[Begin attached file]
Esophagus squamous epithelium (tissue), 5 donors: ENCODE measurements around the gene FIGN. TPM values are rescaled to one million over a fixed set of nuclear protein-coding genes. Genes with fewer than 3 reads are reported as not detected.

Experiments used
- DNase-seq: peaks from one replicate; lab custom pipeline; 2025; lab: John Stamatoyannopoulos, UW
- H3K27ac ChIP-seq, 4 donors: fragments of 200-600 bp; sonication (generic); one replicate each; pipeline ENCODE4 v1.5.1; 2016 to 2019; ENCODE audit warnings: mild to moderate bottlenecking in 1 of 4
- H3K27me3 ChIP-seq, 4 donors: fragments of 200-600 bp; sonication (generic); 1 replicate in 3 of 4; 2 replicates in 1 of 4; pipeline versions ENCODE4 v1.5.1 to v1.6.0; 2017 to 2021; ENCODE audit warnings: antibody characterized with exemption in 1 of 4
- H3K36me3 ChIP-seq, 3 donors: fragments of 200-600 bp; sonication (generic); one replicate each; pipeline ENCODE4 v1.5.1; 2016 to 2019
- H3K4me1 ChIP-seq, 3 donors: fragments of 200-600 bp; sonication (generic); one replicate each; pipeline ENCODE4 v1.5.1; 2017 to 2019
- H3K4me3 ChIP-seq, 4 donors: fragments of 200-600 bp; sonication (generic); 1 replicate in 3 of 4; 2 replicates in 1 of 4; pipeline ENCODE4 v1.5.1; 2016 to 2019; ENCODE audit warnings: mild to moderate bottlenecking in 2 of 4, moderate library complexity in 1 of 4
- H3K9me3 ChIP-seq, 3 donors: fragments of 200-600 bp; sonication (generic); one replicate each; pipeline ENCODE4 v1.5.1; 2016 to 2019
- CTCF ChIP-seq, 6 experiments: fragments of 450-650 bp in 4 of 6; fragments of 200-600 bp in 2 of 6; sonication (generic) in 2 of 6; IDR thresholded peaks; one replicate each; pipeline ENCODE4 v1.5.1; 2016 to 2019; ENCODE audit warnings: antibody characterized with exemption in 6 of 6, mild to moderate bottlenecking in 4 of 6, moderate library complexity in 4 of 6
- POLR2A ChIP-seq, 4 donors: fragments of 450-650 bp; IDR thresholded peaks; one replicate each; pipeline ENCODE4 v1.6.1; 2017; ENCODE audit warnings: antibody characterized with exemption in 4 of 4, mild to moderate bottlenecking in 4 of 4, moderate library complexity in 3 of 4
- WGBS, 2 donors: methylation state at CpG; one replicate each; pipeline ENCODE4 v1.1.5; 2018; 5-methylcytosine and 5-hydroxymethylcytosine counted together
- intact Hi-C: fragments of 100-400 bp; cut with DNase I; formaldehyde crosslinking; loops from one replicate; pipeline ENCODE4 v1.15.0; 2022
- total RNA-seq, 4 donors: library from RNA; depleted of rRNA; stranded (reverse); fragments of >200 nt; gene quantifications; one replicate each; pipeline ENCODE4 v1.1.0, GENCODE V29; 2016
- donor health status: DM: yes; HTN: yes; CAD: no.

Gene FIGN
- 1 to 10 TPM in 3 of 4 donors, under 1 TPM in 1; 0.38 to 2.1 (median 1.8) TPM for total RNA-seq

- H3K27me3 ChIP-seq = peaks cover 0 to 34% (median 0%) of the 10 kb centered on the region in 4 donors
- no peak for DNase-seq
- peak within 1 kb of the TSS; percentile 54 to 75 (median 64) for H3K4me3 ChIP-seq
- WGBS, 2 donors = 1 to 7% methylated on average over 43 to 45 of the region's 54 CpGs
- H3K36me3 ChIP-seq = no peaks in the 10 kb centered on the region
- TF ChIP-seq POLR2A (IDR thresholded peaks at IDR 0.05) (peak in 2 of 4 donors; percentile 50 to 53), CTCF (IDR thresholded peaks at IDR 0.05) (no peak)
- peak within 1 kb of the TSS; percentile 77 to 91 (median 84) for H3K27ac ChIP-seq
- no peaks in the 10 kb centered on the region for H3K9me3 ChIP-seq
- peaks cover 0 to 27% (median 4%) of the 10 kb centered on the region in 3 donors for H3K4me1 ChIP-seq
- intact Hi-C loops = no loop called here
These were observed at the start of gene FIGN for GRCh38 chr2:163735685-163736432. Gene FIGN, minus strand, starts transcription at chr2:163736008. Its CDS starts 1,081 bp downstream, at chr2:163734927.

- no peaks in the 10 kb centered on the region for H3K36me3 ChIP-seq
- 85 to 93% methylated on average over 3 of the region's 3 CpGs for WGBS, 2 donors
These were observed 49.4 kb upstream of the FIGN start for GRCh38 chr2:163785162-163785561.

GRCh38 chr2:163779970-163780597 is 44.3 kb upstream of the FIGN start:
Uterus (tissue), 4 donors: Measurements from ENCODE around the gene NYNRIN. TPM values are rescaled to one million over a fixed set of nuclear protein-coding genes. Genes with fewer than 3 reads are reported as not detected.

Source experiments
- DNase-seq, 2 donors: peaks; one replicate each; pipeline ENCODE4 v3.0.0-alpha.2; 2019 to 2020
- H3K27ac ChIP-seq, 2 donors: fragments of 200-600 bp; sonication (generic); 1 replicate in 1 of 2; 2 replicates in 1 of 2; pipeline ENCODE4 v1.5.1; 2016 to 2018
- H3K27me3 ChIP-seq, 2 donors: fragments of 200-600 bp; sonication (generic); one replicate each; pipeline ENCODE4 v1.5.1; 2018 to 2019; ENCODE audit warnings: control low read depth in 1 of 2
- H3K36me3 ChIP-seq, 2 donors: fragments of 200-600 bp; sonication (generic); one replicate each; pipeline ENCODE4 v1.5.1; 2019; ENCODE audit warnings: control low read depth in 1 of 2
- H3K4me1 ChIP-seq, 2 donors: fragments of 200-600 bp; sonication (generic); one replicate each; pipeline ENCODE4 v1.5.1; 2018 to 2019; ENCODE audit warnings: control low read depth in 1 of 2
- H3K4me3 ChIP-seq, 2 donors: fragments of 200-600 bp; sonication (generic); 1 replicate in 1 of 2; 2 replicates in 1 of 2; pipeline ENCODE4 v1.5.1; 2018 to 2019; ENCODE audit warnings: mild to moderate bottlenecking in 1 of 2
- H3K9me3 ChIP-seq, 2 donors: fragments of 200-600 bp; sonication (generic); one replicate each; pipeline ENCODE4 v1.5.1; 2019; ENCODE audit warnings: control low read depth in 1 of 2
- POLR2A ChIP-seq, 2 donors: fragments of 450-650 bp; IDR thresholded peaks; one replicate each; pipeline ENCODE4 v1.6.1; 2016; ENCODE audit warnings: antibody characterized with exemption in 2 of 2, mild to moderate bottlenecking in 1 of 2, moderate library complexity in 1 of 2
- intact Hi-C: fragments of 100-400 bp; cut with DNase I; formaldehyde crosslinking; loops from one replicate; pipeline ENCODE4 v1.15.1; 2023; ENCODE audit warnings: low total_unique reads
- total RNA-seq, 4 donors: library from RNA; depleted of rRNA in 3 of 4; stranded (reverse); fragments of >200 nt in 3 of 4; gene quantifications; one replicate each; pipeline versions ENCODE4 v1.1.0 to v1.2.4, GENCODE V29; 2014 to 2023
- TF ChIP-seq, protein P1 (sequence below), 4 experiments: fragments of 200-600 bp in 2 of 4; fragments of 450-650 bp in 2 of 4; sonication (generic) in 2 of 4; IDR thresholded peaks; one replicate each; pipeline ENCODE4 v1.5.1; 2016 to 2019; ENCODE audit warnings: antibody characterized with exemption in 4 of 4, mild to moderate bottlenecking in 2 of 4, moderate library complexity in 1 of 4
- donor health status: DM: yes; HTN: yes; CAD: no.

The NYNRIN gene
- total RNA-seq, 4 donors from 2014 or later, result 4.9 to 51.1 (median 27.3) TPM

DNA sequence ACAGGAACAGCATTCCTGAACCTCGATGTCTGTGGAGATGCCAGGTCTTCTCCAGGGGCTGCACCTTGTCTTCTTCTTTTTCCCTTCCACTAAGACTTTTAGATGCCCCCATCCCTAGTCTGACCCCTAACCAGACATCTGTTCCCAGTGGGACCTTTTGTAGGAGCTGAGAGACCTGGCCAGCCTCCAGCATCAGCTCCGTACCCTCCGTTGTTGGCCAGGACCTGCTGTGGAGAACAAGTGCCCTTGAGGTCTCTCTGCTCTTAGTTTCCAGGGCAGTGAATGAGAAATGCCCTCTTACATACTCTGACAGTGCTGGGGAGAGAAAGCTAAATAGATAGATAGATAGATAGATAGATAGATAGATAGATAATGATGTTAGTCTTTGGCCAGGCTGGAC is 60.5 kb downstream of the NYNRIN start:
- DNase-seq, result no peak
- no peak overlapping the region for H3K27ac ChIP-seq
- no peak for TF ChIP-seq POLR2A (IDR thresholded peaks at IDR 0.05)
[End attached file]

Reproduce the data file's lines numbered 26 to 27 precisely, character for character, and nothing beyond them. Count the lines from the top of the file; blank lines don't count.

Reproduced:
- peaks cover 0 to 27% (median 4%) of the 10 kb centered on the region in 3 donors for H3K4me1 ChIP-seq
- intact Hi-C loops = no loop called here